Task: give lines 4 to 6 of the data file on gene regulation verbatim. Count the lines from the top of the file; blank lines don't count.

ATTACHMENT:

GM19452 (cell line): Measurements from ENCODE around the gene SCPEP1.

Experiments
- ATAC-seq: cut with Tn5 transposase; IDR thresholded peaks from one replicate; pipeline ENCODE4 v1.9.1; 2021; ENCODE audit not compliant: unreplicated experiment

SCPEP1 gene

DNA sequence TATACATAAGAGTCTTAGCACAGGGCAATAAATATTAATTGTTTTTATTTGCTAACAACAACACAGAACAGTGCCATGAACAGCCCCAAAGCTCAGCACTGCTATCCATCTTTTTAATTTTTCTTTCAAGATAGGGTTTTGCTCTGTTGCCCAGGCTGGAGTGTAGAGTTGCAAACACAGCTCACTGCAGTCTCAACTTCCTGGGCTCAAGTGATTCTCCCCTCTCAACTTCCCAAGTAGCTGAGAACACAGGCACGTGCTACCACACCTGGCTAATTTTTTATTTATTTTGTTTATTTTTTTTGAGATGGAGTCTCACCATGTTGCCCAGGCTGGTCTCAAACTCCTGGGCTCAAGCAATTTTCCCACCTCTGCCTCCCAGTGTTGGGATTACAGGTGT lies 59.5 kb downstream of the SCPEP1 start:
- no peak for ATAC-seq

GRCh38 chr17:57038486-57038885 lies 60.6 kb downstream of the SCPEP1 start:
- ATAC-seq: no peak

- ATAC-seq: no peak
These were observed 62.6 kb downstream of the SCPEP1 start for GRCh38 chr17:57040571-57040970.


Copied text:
SCPEP1 gene

DNA sequence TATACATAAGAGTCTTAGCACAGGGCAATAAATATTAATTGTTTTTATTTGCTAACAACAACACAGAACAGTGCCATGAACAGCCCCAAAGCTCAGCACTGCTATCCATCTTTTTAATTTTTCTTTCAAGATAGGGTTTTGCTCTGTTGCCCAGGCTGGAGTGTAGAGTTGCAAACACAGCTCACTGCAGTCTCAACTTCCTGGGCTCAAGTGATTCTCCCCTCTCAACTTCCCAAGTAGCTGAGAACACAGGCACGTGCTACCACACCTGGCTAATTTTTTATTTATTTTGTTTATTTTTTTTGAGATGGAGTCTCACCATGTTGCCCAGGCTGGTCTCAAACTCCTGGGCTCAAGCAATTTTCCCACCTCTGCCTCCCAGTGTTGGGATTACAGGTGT lies 59.5 kb downstream of the SCPEP1 start:
- no peak for ATAC-seq